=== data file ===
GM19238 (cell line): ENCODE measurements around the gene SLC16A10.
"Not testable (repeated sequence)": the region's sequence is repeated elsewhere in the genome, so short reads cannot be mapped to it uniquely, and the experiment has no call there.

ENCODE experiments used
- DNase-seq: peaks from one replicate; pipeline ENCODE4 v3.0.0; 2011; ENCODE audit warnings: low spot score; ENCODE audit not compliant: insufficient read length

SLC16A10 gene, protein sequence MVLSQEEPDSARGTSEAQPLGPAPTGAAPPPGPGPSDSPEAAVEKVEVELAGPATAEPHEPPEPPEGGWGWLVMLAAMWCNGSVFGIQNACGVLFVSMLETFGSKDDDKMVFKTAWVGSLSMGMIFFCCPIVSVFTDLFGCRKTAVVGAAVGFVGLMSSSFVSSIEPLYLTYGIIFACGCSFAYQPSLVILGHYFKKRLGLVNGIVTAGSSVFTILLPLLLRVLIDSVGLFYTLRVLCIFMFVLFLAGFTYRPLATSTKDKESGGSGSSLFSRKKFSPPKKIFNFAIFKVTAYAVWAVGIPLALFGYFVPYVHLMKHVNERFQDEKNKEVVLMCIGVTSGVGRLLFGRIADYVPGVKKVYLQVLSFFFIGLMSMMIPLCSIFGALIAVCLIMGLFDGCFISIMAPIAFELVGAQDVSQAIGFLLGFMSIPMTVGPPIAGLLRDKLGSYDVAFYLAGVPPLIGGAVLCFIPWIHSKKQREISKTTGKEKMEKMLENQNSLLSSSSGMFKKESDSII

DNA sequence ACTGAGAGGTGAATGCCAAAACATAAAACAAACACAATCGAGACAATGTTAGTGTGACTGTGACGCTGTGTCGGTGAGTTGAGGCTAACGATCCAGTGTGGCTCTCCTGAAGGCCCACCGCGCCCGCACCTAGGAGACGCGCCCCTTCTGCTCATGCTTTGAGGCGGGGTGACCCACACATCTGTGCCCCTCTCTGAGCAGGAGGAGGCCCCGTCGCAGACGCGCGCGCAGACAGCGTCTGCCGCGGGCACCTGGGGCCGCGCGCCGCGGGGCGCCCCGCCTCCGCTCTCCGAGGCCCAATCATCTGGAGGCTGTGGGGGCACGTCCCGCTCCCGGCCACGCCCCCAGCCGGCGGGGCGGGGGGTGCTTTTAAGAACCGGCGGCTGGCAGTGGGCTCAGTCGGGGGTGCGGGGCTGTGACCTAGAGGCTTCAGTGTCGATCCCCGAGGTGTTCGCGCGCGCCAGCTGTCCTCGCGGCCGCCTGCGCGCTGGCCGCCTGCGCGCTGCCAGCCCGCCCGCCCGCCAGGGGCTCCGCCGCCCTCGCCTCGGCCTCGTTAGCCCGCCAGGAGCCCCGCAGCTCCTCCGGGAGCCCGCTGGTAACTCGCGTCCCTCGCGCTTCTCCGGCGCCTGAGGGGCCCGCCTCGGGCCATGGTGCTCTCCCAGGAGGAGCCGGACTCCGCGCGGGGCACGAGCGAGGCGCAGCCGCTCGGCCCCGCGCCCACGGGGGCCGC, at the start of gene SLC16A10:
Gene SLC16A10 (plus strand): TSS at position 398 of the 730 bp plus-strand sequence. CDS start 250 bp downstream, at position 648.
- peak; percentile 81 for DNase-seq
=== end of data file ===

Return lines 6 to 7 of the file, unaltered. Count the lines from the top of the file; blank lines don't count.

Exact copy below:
DNA sequence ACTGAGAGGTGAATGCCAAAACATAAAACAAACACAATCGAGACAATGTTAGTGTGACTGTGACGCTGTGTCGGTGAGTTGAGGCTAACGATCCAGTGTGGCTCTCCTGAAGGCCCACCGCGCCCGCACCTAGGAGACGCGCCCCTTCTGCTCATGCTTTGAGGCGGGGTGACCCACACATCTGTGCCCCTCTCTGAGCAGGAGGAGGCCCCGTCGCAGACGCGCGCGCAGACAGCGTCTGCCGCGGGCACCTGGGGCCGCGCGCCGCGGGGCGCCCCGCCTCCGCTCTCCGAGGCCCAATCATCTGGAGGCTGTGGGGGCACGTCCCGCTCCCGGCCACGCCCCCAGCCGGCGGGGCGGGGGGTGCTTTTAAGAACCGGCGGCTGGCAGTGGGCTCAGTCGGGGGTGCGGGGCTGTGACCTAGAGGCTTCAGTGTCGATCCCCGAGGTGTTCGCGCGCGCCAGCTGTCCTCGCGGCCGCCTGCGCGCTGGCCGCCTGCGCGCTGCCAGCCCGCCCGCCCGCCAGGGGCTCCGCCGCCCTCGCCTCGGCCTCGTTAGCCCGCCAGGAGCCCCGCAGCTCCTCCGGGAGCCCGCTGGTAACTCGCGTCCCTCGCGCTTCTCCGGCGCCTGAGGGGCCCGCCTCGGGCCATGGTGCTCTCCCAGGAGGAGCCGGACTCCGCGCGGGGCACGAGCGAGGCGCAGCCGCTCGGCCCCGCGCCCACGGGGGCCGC, at the start of gene SLC16A10:
Gene SLC16A10 (plus strand): TSS at position 398 of the 730 bp plus-strand sequence. CDS start 250 bp downstream, at position 648.